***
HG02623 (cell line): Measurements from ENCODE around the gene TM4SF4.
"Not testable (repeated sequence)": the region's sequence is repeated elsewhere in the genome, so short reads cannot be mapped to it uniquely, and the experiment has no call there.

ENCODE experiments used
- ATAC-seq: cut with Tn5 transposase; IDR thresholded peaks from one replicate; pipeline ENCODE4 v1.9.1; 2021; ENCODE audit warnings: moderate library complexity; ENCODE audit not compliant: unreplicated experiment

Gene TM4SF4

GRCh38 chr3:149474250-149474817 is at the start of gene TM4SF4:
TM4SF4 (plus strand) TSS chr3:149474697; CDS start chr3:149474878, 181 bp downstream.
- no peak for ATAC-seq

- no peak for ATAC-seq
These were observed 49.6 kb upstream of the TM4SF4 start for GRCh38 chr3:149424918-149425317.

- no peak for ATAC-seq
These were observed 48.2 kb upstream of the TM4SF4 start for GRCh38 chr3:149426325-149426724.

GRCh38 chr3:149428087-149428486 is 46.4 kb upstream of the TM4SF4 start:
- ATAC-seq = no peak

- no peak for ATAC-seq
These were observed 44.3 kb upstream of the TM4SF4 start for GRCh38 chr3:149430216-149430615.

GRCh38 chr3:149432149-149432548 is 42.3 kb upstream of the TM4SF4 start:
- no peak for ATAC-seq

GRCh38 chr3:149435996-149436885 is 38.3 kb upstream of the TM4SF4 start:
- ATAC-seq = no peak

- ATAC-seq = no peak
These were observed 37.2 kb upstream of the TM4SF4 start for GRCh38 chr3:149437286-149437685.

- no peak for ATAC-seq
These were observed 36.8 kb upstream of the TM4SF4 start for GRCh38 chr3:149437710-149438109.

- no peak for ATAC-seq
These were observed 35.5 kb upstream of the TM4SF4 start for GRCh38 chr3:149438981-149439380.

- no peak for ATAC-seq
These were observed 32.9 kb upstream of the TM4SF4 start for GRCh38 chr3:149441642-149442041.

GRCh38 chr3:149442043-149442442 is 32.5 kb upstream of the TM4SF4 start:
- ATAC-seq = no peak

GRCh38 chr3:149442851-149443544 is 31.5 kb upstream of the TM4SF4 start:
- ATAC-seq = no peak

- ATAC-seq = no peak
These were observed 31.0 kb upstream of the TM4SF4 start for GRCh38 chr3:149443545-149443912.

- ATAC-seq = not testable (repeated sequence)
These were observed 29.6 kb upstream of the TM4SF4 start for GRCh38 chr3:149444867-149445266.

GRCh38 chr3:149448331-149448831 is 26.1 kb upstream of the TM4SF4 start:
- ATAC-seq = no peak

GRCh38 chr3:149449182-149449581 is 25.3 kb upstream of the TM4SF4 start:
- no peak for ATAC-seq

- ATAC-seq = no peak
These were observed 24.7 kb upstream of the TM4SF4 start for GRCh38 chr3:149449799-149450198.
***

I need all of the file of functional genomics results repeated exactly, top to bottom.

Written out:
HG02623 (cell line): Measurements from ENCODE around the gene TM4SF4.
"Not testable (repeated sequence)": the region's sequence is repeated elsewhere in the genome, so short reads cannot be mapped to it uniquely, and the experiment has no call there.

ENCODE experiments used
- ATAC-seq: cut with Tn5 transposase; IDR thresholded peaks from one replicate; pipeline ENCODE4 v1.9.1; 2021; ENCODE audit warnings: moderate library complexity; ENCODE audit not compliant: unreplicated experiment

Gene TM4SF4

GRCh38 chr3:149474250-149474817 is at the start of gene TM4SF4:
TM4SF4 (plus strand) TSS chr3:149474697; CDS start chr3:149474878, 181 bp downstream.
- no peak for ATAC-seq

- no peak for ATAC-seq
These were observed 49.6 kb upstream of the TM4SF4 start for GRCh38 chr3:149424918-149425317.

- no peak for ATAC-seq
These were observed 48.2 kb upstream of the TM4SF4 start for GRCh38 chr3:149426325-149426724.

GRCh38 chr3:149428087-149428486 is 46.4 kb upstream of the TM4SF4 start:
- ATAC-seq = no peak

- no peak for ATAC-seq
These were observed 44.3 kb upstream of the TM4SF4 start for GRCh38 chr3:149430216-149430615.

GRCh38 chr3:149432149-149432548 is 42.3 kb upstream of the TM4SF4 start:
- no peak for ATAC-seq

GRCh38 chr3:149435996-149436885 is 38.3 kb upstream of the TM4SF4 start:
- ATAC-seq = no peak

- ATAC-seq = no peak
These were observed 37.2 kb upstream of the TM4SF4 start for GRCh38 chr3:149437286-149437685.

- no peak for ATAC-seq
These were observed 36.8 kb upstream of the TM4SF4 start for GRCh38 chr3:149437710-149438109.

- no peak for ATAC-seq
These were observed 35.5 kb upstream of the TM4SF4 start for GRCh38 chr3:149438981-149439380.

- no peak for ATAC-seq
These were observed 32.9 kb upstream of the TM4SF4 start for GRCh38 chr3:149441642-149442041.

GRCh38 chr3:149442043-149442442 is 32.5 kb upstream of the TM4SF4 start:
- ATAC-seq = no peak

GRCh38 chr3:149442851-149443544 is 31.5 kb upstream of the TM4SF4 start:
- ATAC-seq = no peak

- ATAC-seq = no peak
These were observed 31.0 kb upstream of the TM4SF4 start for GRCh38 chr3:149443545-149443912.

- ATAC-seq = not testable (repeated sequence)
These were observed 29.6 kb upstream of the TM4SF4 start for GRCh38 chr3:149444867-149445266.

GRCh38 chr3:149448331-149448831 is 26.1 kb upstream of the TM4SF4 start:
- ATAC-seq = no peak

GRCh38 chr3:149449182-149449581 is 25.3 kb upstream of the TM4SF4 start:
- no peak for ATAC-seq

- ATAC-seq = no peak
These were observed 24.7 kb upstream of the TM4SF4 start for GRCh38 chr3:149449799-149450198.